E Minor Scale | Ultimate Guide to Minor Guitar Scales

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E Minor Scale on Guitar

The Natural E Minor is a heptatonic scale, meaning it has seven notes per octave. The seven notes in the E minor scale are as follows:

  • I-E
  • II- F#
  • III- G
  • IV- A
  • V- B
  • VI -C
  • VII- D
  • VIII- E

Note that there is only one sharp in the group. 1# is the specific key signature used in sheet music to indicate a song is played in the key of E minor. Additionally, a 1# key signature can indicate the key of G major, but more on that later. 

Looking at figure 1, all 7 of the previously mentioned notes are identified at various frets. E is highlighted in blue to indicate it as the root note.  Also, from left to right starting at the 1st fret you will notice the pattern begins to repeat itself at the 13th fret. Open string to 12th fret is the range of a single octave. 


Figure 1

How Do You Play an E Minor Scale on Guitar?

The E minor scale is a great scale for blues and rock. Minor chords are most often described as having a “sad” or “melancholic” sound to them compared to the chirpy brighter tones of major chords.

What is without a doubt one of the easiest chords to play and always the first chord I teach a new player is the open position E minor chord. No strings need to be skipped and requires only two strings to be fretted that are right next to each other. 


Figure 2

Figure 2 illustrates the notes played when strumming an E minor chord. To build a chord you use the I, III, and V noted of its respective key. Using the notes identified above, these are the root note, E, the third note G and the fifth note B. This is further illustrated in figure 2.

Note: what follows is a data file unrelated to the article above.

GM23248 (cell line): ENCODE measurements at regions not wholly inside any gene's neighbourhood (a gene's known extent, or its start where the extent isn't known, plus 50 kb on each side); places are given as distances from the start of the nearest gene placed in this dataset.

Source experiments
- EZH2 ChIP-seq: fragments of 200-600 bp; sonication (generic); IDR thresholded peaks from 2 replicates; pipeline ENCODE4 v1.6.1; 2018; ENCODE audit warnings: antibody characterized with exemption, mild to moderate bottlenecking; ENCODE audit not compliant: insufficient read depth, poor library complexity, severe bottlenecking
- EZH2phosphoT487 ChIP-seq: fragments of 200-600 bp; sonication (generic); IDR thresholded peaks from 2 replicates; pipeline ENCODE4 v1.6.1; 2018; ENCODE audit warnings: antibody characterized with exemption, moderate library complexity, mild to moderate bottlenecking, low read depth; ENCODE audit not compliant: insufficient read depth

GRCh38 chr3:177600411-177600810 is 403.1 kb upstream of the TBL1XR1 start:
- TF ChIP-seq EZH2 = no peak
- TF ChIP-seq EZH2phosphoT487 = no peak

To play the open position E minor shown in figure 2, use your 2nd and 3rd fingers, middle and ring respectively, to depress the strings in the second fret. Then simply strum all 6 strings. It is with this chord the basis of a song can be built and therefore the basis of a solo using the E minor scale. 

Position 1


Figure 3

Using the 1st position at the 12th fret you can employ the CAGED system to memorize the shapes in which to build a base to play from up and down the neck. In figure 3 the green dots represent the root note, E, while the black dots indicate the other notes in the scale. Practicing playing through the position in figure 3 against the strumming of the E minor, G, and B minor chords.

What Notes are in the E Minor Scale?

Everything in music is built using formulas. The E minor scale is, as mentioned above, E, F#, G, A, B, C, D, E. The formula used was built off the Major Scale. For example:

E major Scale- E, F#, G#, A, B, C#, D#

The notes between the two are noticeably similar. The difference lays in the III, VI, and VII notes. All these notes are flatted, meaning they go a half step backwards. Simply put, the intervals changed. 

Another easy way to remember how to build the scale is identifying the intervals. That is to say, the steps in which to move, beginning from the root note, the Whole(W)-Half(H) relationship. For the minor scale that is, W-H-W-W-H-W-W.

The similarity of E minor and E major make what is called each other’s Parallel Key . Closer still to the E minor scale is another scale. Let’s take a look at the notes and their relative position again, Starting with the root note, E.